He was called to take charge of Stow Memorial Church, Adelaide during the absence of W. Roby Fletcher, who had resigned for travel purposes, and commenced at Stow in August, 1890, Rev. D. W. Simon D.D. (invariably referred to as "Principal Simon") having filled in for the interim.[6] He was chairman of the Congregational Union in the year 1894-5. Among his achievements was placing the church on a firm financial footing, with a modest surplus where there had been a substantial mortgage of £4,000 and overdraft of £500.[7] He left Stow in 1904 to take charge of Clayton Congregational Church, Adelaide's other major Congregational chapel. He left Clayton Church in February 1909, again with the proud record of seeing church debt wiped out, and membership and attendance of both church and Sunday-school at an all-time high, and a good attendance at mid-week services.[7] While in Adelaide he was an active supporter of the Y.M.C.A., O.B.I. and Christian Endeavour, the Missionary Training Home, the Anti-Gambling League, and the Deaf and Dumb Institution.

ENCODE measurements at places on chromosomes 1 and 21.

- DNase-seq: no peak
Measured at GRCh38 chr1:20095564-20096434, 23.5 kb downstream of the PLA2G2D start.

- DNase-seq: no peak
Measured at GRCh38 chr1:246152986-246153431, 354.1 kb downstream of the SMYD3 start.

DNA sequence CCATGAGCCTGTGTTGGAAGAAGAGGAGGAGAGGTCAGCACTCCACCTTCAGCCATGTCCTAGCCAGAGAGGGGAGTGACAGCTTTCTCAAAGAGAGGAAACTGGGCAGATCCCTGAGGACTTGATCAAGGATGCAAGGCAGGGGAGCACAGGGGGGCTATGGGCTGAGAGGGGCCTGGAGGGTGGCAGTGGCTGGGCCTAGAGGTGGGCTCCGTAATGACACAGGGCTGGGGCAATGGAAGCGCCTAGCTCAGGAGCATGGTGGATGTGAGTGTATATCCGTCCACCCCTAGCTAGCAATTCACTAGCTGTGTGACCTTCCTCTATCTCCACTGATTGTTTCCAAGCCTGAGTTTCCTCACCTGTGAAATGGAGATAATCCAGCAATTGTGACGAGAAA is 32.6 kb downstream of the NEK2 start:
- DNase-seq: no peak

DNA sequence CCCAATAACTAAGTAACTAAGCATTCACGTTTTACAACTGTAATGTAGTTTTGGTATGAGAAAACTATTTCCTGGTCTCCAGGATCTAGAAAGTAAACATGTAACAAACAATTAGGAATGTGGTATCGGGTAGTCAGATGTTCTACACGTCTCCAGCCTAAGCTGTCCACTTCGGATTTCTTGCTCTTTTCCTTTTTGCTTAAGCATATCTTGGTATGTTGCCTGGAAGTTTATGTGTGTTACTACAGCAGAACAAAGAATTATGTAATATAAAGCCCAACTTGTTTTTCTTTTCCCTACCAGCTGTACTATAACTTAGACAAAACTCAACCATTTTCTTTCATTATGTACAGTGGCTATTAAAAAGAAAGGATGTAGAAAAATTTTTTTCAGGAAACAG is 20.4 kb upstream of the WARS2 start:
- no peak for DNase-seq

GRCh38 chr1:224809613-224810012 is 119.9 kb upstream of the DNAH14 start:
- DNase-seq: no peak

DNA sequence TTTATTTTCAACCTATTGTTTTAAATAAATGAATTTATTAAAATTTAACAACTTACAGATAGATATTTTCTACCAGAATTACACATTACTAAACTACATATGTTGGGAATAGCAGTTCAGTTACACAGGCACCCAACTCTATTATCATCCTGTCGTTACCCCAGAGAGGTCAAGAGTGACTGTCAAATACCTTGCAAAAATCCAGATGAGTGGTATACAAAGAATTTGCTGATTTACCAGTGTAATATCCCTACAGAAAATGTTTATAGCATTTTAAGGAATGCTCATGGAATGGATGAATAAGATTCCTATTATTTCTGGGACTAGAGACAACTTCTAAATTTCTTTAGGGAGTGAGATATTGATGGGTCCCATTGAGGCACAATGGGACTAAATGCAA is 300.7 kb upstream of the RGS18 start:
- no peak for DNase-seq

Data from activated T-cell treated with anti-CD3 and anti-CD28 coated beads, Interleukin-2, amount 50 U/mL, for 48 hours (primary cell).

His next call was to the Central Congregational Church in Ipswich, Queensland, a church with twelve branches and four assistant ministers,[3] where Rev. W. J. L. Closs BA. had served from 1899 to 1908. Attendances were low for some time, then picked up around 1912. When The Great War broke out many men from Ipswich volunteered, and some did not return, including one of Robertson's sons, killed at Gallipoli. Robertson resigned in April 1916[8] and retired from Ipswich in July 1916, and was replaced by F. V. Dowling MA.

He accepted a temporary charge of the Campbell Memorial Church at Roseville, New South Wales where he served from September 1916, followed by Randwick and Redfern churches. He died at Strathfield, New South Wales.

He was described in 1953 as

"A man of sound scholarship, of Old World dignity and a good simple preacher (who) went about his work steadily ... Mr. and Mrs. Robertson were a tower of strength, and themselves knew the fellowship of loss and suffering."[8]


Joseph Robertson married Catherine Ross Wilson (c. 1854 – 10 April 1939), adopted daughter of Rev. S. C. Kemt, Principal of Camden College,[3] on 6 January 1875. Their children included: